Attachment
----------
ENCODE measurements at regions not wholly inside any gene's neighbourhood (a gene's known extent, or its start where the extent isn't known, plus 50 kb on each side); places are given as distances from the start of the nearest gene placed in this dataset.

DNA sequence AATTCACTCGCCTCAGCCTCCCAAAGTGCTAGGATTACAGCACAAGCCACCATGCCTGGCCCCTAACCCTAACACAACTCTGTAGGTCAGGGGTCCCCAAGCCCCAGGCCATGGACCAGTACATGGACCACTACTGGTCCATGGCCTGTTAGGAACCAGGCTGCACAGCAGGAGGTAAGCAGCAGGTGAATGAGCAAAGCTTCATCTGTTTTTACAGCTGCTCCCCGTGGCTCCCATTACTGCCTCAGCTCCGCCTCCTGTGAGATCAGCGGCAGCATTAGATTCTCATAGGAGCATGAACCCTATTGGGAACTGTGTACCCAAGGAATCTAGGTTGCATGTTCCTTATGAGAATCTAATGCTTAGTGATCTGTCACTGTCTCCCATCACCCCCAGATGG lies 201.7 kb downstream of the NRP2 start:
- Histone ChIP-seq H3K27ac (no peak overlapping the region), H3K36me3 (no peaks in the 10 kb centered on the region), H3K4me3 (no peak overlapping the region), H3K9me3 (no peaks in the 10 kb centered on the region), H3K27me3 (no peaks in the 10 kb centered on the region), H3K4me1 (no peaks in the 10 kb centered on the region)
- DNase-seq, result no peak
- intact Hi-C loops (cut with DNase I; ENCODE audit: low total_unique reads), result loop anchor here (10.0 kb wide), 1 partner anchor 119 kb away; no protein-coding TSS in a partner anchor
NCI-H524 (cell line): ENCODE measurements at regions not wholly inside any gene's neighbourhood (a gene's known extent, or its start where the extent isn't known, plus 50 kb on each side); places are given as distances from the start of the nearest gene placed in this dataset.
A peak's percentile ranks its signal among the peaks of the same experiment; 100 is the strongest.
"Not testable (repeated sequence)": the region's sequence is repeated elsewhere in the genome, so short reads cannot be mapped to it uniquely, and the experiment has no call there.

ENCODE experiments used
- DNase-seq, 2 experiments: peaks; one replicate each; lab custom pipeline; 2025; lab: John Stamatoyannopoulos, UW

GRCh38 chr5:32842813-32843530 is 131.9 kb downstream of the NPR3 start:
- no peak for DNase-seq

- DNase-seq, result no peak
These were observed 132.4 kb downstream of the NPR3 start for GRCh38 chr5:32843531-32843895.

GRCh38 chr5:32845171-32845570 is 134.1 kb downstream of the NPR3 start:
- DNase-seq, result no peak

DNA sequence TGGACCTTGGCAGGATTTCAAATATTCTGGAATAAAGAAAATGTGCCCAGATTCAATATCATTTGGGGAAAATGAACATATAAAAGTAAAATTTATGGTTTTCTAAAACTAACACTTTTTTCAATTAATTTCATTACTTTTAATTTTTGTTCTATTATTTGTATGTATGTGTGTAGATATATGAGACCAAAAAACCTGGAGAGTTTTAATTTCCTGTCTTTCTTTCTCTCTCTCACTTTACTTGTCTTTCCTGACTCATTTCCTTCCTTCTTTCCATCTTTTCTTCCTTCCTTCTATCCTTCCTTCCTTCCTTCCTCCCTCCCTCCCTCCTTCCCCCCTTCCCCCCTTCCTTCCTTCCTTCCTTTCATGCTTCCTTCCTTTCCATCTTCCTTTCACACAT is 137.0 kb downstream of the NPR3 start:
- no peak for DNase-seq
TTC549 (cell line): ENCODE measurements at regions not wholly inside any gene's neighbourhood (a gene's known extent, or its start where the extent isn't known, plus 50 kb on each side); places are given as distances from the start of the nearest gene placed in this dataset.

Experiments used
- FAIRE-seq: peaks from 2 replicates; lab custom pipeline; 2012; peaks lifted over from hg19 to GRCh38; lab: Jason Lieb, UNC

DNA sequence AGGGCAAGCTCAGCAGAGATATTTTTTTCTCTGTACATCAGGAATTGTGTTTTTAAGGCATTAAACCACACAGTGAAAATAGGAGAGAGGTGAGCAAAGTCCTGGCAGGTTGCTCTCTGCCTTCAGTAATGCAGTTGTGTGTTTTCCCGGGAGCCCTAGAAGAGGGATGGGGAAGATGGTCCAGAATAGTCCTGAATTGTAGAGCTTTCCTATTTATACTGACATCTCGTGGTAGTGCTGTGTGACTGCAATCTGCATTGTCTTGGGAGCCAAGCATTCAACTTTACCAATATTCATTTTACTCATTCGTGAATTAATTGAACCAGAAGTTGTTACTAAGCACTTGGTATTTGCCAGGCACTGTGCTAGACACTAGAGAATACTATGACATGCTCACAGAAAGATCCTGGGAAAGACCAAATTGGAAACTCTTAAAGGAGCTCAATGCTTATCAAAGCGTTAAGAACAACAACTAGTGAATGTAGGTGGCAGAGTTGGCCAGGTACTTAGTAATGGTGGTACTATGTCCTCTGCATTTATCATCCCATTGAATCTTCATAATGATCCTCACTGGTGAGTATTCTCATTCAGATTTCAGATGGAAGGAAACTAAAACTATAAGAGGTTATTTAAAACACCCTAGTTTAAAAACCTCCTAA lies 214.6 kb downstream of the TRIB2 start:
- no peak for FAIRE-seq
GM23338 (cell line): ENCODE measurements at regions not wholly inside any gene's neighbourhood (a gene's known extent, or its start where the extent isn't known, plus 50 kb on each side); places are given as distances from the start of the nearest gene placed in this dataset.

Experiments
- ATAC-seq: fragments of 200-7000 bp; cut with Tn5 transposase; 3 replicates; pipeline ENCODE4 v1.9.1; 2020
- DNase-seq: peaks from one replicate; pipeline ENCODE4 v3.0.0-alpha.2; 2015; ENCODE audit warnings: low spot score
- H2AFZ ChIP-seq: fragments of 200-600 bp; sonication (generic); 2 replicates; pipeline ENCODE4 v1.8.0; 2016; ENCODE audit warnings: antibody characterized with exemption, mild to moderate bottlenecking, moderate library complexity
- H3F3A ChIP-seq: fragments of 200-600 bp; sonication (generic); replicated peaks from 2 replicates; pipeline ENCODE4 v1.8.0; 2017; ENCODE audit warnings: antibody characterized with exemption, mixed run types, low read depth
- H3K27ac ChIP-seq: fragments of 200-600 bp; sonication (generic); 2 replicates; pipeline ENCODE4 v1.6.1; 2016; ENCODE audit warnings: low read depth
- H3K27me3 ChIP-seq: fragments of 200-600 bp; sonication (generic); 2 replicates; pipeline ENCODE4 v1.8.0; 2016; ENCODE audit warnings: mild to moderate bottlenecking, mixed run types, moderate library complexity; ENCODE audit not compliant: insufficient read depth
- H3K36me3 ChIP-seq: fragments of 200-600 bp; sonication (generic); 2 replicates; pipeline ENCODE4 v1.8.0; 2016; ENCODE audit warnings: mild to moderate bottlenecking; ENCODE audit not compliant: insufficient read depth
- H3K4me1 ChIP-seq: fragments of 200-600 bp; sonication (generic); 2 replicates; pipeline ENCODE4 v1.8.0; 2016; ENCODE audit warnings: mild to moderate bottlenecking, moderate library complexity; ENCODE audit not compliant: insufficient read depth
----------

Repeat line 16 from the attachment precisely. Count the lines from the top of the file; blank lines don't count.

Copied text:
- DNase-seq, result no peak